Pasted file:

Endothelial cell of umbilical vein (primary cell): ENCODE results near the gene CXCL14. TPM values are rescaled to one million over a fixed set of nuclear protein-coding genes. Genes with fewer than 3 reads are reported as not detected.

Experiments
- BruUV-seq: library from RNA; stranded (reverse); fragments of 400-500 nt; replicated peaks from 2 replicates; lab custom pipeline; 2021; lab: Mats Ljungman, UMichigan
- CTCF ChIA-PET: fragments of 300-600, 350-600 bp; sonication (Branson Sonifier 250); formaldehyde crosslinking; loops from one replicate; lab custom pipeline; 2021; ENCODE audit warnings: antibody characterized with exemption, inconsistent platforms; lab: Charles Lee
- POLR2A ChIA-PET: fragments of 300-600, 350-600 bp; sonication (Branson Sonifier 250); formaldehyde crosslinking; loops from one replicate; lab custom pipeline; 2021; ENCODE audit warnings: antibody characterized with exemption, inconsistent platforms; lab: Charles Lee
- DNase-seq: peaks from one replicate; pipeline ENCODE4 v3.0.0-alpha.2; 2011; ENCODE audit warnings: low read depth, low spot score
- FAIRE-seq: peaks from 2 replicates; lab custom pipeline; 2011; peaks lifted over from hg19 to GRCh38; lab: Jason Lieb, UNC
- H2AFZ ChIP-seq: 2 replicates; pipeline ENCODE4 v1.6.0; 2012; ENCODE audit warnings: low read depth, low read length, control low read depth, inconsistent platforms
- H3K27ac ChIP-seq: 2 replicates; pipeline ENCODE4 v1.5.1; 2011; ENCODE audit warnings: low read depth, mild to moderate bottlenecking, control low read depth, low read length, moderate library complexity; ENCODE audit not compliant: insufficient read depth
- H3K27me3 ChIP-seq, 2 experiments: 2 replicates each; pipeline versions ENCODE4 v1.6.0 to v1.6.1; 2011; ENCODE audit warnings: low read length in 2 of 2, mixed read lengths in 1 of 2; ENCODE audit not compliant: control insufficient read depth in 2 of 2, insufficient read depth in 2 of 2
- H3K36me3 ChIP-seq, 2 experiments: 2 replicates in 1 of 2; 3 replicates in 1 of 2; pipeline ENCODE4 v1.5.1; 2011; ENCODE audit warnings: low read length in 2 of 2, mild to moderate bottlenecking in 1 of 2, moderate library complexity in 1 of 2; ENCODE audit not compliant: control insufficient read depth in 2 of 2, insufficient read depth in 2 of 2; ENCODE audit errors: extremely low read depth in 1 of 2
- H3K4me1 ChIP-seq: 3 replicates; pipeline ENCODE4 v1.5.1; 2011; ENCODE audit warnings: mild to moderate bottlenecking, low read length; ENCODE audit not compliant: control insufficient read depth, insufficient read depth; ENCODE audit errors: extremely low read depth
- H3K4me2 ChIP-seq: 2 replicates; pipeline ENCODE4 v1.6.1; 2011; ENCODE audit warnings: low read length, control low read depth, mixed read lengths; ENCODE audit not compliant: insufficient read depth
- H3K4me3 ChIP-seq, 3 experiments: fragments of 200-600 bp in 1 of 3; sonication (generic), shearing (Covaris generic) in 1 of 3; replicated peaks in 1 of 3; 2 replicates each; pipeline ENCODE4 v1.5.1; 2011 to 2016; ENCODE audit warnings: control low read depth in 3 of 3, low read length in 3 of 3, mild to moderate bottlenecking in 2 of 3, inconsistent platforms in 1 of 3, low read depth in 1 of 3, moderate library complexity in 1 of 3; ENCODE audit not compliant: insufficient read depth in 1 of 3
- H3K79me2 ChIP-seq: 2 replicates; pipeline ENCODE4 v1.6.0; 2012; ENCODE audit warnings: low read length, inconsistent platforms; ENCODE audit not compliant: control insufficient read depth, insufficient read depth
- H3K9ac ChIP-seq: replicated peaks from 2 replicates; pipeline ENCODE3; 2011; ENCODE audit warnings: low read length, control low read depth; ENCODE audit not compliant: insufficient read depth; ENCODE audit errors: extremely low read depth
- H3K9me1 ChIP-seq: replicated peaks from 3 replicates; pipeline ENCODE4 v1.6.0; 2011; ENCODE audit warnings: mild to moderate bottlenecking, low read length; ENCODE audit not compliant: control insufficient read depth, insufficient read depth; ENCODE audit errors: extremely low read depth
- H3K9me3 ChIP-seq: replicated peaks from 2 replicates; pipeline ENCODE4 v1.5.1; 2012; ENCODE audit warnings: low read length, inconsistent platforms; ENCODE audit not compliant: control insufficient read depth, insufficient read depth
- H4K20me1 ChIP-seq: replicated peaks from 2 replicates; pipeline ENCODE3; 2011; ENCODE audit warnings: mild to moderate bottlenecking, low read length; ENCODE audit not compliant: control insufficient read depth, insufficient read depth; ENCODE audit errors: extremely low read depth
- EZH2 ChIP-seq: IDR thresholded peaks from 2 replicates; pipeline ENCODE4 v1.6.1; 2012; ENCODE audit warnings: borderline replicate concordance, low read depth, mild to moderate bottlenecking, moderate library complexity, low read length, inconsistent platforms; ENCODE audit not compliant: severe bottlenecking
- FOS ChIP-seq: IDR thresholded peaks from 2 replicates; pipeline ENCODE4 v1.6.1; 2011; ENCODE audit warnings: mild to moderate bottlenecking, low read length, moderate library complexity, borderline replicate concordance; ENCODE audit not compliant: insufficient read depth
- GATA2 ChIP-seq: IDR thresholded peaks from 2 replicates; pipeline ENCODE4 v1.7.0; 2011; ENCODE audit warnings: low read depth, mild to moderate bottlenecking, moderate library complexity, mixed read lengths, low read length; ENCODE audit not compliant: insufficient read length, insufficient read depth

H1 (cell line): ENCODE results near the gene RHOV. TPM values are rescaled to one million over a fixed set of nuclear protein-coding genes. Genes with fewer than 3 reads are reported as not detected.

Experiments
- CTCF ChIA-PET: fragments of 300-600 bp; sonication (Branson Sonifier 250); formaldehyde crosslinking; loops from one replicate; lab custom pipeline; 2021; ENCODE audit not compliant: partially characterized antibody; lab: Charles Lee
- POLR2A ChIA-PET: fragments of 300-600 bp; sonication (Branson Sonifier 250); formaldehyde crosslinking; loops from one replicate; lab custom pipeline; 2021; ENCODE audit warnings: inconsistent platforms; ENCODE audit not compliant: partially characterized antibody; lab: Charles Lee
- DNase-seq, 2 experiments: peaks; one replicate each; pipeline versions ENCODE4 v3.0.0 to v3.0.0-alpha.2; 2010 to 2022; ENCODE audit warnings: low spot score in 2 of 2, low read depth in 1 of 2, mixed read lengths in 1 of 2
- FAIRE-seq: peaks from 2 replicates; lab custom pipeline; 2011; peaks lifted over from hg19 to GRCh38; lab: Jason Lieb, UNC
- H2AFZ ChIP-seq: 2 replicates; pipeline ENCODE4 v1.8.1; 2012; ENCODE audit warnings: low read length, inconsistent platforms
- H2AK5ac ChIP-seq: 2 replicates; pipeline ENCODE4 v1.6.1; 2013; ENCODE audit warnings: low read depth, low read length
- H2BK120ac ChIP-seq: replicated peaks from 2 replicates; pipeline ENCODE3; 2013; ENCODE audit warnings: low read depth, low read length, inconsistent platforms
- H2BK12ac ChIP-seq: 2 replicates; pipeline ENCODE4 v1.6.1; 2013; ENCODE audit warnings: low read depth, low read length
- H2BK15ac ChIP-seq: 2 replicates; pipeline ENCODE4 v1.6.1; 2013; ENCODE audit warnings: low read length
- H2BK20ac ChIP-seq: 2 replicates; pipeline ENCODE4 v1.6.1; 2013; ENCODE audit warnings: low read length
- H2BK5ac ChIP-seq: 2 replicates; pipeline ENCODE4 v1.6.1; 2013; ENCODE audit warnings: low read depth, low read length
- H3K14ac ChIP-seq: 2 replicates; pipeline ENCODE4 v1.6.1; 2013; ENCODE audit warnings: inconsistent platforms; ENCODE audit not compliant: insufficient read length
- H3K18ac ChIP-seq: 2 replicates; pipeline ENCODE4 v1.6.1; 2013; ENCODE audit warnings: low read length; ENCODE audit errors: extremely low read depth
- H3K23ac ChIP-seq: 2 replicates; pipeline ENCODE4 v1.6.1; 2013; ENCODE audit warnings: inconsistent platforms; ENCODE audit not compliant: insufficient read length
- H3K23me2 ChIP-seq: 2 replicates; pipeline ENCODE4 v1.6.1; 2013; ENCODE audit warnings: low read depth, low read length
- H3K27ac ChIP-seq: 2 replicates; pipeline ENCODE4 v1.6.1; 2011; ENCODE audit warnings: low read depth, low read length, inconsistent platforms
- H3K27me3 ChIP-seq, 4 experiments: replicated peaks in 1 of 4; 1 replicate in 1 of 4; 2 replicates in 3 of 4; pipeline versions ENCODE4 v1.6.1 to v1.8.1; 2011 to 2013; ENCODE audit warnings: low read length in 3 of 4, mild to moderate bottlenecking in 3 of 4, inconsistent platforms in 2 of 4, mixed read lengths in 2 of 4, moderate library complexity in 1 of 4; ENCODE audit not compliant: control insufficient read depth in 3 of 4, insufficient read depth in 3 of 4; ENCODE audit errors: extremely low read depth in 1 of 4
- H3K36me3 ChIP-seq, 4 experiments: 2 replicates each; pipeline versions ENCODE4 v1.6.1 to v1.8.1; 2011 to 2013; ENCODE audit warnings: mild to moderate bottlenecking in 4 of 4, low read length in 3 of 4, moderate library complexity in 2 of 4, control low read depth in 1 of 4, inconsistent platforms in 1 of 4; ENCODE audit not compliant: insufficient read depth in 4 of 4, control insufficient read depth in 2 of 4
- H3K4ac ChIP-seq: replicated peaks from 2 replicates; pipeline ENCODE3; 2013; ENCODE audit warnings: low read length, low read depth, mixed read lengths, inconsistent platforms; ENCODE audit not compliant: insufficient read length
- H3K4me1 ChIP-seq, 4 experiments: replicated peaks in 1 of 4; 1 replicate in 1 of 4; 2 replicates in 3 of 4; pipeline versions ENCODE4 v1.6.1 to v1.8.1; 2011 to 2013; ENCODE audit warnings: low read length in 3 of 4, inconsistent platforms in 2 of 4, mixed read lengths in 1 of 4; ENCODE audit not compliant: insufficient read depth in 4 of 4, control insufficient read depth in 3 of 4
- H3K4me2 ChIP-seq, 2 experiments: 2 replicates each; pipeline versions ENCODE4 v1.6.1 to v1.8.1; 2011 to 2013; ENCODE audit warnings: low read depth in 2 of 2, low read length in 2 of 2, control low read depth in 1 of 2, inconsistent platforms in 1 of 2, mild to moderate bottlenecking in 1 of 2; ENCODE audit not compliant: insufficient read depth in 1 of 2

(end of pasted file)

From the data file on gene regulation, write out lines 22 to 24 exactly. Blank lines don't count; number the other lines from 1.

- GATA2 ChIP-seq: IDR thresholded peaks from 2 replicates; pipeline ENCODE4 v1.7.0; 2011; ENCODE audit warnings: low read depth, mild to moderate bottlenecking, moderate library complexity, mixed read lengths, low read length; ENCODE audit not compliant: insufficient read length, insufficient read depth

H1 (cell line): ENCODE results near the gene RHOV. TPM values are rescaled to one million over a fixed set of nuclear protein-coding genes. Genes with fewer than 3 reads are reported as not detected.

Experiments